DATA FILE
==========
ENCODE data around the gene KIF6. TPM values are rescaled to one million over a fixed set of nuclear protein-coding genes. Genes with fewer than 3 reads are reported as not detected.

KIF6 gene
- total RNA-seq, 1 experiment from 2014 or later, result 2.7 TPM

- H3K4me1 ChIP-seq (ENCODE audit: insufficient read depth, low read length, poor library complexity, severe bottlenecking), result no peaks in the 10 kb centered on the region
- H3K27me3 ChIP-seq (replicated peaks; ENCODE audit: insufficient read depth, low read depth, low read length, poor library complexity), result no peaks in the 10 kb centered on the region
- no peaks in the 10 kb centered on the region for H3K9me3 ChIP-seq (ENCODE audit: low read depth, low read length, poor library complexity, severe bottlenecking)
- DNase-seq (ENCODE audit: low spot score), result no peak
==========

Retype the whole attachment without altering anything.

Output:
ENCODE data around the gene KIF6. TPM values are rescaled to one million over a fixed set of nuclear protein-coding genes. Genes with fewer than 3 reads are reported as not detected.

KIF6 gene
- total RNA-seq, 1 experiment from 2014 or later, result 2.7 TPM

- H3K4me1 ChIP-seq (ENCODE audit: insufficient read depth, low read length, poor library complexity, severe bottlenecking), result no peaks in the 10 kb centered on the region
- H3K27me3 ChIP-seq (replicated peaks; ENCODE audit: insufficient read depth, low read depth, low read length, poor library complexity), result no peaks in the 10 kb centered on the region
- no peaks in the 10 kb centered on the region for H3K9me3 ChIP-seq (ENCODE audit: low read depth, low read length, poor library complexity, severe bottlenecking)
- DNase-seq (ENCODE audit: low spot score), result no peak